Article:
Lavazza is the largest coffee producer in Italy. In the world market they are second only to Starbucks but differently from Starbucks, Lavazza only deals in coffee. Our class went to the Lavazza training center f their largest of six production plants in the world. Every day coffee arrives from all corners of the world where it is blended according to very secret formulas thought up by the lab for maximum flavors. The whole process is Top secret aside from the guided tours. But they don’t allow any photographs of the processing because of patented technologies that only Lavazza uses. The tour was interesting enough but I was happy that it would be the last factory we would visit. In Italy it seems that every factory uses the same methods of production and storage and if you have seen one you have seen them all. But, of course you can’t know this until you have seen at least a few of them. The Italians thought they do not like to work a lot they do take pride in the things they do produce. If you think about it, for as little as they do work they manage to get quite a bit done which I guess is something anyone could be proud of.
When we arrived we were offered espresso and cappucino by our trainer. As we had to wake early for the trip to Turin, we were all Happy for the free cup of joe. After coffee we headed into the training classroom where at length we were given the over view of the last hundred years of the evolution of the company. Lavazza was started by Giuseppe Lavazza who opened a small grocery store in the heart of Turin. He had been to Columbia and fell in love with coffee. He sold the coffee in it’s raw green form for his customer s to take home and roast for themselves the problem being that if one cannot properly roast coffee then they coffee burns and tastes like merda(the stronger word for poop). Thus Signore Lavazza acquired a coffee roasting hand operated machine and became the first person in Italy to sell Pre-roasted coffee to the masses. He knew what he was doing so word of his coffee soon spread. He closed the grocery store in--- in order to focus only on coffee. The rest is history.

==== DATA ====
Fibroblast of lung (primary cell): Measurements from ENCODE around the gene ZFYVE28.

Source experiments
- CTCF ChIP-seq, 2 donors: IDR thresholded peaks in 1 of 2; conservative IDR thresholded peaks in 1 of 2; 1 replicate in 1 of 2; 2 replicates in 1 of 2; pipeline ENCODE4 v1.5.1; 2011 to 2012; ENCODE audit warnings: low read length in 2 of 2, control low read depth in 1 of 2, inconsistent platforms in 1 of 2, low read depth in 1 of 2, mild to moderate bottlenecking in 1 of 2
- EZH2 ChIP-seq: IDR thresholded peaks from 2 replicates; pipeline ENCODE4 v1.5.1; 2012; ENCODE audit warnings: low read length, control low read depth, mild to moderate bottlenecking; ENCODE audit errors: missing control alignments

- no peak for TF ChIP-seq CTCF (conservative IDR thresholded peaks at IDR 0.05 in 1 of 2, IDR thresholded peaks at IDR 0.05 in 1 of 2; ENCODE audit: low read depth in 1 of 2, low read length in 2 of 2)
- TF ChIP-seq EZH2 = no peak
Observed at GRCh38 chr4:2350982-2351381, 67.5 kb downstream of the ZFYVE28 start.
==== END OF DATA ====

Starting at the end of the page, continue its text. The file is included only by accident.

Since that first store Lavazza has tried to stay on the cutting edge, Devoting many of it’s resources to research and development of technology for the processing and packaging of coffee inorder to obtain the perfect drop. It is because of this that they opened the training center to educate, distributors supplies and baristi throughout the world. For your edification; the perfect shot of espresso is made first by choosing the correct roast for yourself be it Arabica Bean, Which is softer, a bit sweeter and containing less caffeine or Robusto which as the name suggests is bitter with stronger flavor and much more caffeine. The most common is a mix of the two, one hundred percent robust is really not drunk because it would be too bitter for the average consumer. Once you have selected you beans you must then select you roast. A rule of thumb is the darker the roast the stronger the flavor, less caffeine and vice versa. From here you have to think about the grind. This is tricky, you want the grind to be like a fine sand not dust but not too coarse either. The water should be able to flow throught the coffee with out clogging the fine holes in the dispenser handle but the maximum surface are of coffee must be exposed to the water in the minimal amount of time Ideally this “percolation” time should be no more or less than seven seconds before coming out of the handle in a continuous small stream. Once the perfect grind is achieved then you must thing about the portion of coffee in the dispenser handle. The Ideal shot will come from 6.5-7grams slightly less than a tablespoon. The coffee is lightly packed into the handle is affixed to the machine. It there is too little coffee in the handle the water will flow too quickly and sputter out of the spout which will ruin “La Crema” or slight foam that rests atop the perfect espresso. If there is too much coffee the stream will dribble out and the coffee will burn inside the handle before a decent shot is produced. The water must be sub boiling, at a healthy simmer between 90 and 95 degrees Centigrade (193-203 F) The water is pushed through the spout with a pressure of nine bar. 7 second steep and 25-30 seconds to stream out. Serving size about 1.25 ounce. For a cappuccino the milk should always be frothed from the top then gently stirred to ensure that the bubbles are well emulsified with the warmed milk and poured directly into the center of the shot and filling a 200ml cup. This gives you the best cup of Joe and concludes my talking about Lavazza. I know that this will help me to make a better cup of coffee with my espresso machine I hope it does the same for you. Ciao For Now, Stay Tuned.